Bhasker said he was concerned the SEC wasn’t keeping up with trends that see utility suppliers moving away from coal to other energy sources “including natural gas, wind power and solar.”

Winter also mentioned the cost of natural gas as a reason the piecemeal approach was feasible for Socorro.

Bhasker said he was open to a relationship such as the one Truth-or-Consequences has with the Sierra Electric Cooperative.

T-or-C operates its own electric utility but purchases the electricity from the co-op. It’s commercial and residential rates are higher than Socorro’s, but its industrial rate of 5.3 cents per kilowatt hour is half of Socorro’s rate of 10.67, which is 83.02 percent higher than the state average and 59.9 percent higher than the national average.

“If they want a hybrid system, we’re open to that,” Bhasker said. “We want them to work with us to keep industrial rates low. We want them to work with us on economic development.”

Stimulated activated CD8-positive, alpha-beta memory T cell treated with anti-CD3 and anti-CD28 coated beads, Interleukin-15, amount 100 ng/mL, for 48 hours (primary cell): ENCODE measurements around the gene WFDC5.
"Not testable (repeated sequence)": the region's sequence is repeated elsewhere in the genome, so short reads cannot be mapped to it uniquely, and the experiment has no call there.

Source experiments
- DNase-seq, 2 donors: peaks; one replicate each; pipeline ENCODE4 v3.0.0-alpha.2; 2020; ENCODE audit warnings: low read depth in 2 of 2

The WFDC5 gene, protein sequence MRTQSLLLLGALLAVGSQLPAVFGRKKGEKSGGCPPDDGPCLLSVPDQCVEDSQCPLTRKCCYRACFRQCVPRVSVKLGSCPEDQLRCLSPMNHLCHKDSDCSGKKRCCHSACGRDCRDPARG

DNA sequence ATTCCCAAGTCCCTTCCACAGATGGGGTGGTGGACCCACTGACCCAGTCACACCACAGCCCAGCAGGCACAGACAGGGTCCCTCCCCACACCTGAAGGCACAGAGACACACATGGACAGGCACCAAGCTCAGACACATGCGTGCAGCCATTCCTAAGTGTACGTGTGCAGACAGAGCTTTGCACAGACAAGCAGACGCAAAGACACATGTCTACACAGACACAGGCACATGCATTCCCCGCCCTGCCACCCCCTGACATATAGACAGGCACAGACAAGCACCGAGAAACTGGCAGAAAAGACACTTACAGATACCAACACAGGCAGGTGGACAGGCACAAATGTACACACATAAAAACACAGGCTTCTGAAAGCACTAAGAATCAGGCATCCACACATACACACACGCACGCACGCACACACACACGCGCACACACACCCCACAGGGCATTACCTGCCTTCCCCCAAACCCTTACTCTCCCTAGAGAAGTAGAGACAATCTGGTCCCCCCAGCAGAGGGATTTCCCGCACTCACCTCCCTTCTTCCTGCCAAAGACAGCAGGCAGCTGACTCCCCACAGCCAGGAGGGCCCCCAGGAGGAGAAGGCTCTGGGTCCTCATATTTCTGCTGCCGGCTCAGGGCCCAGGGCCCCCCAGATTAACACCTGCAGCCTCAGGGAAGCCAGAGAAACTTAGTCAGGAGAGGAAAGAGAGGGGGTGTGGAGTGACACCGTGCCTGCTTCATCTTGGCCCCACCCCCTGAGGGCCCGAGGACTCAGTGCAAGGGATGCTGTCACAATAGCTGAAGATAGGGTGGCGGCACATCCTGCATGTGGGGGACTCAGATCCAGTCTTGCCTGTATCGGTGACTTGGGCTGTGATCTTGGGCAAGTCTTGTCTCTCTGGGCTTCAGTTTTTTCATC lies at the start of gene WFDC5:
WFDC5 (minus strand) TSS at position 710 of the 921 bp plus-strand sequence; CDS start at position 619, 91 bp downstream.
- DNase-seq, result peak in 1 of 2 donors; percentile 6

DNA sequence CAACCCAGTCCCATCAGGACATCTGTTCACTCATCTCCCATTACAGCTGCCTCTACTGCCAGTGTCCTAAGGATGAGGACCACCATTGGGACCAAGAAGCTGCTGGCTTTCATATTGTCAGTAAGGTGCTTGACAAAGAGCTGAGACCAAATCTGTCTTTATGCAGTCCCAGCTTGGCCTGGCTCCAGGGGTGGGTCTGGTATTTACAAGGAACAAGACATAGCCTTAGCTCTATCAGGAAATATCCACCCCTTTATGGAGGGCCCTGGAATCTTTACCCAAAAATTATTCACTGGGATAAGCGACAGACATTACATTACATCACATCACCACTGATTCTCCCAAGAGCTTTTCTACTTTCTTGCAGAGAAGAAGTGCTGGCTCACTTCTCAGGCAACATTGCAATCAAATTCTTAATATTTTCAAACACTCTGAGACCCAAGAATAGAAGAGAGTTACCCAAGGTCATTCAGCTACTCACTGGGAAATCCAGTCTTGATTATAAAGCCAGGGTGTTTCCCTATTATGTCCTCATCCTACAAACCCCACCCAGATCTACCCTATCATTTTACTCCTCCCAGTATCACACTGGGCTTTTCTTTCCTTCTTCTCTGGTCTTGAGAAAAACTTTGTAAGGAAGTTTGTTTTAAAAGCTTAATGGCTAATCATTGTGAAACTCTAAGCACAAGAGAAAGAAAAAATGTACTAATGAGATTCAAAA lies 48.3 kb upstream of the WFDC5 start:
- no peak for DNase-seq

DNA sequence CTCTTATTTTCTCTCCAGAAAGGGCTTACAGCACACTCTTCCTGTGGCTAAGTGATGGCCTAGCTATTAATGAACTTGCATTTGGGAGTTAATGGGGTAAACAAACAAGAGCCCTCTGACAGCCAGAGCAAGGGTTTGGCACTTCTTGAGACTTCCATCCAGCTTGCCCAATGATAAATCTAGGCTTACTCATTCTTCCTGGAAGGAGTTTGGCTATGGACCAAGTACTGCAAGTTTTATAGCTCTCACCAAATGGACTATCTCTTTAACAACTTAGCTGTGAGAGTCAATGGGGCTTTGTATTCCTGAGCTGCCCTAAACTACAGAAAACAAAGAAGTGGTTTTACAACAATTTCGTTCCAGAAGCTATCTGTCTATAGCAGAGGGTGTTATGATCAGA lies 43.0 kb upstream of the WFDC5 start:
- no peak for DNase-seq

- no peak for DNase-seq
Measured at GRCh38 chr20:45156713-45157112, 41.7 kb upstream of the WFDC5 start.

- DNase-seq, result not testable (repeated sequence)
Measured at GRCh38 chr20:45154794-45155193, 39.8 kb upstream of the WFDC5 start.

He said – however – the city was prepared to go it alone.

“I know it’s a bold move,” Bhasker said.

Bhasker said he is sensitive to concerns of county residents who are afraid their rates would go up if the city pulled out of the co-op. He said he also understands concerns city residents may have that their rates may go up if the city only offers limited services to New Mexico Tech and businesses and industries along the U.S. 60 corridor because of a lower electricity buy.

But he said a lower electricity buy in T-or-C because of the use of solar energy by Walmart did not result in an increase in residential rates.

Bhasker said the city is in the process of getting the paperwork and legal work done to procure engineering services. He expressed hope that contractors seeking to work on the project would find the funding for the work.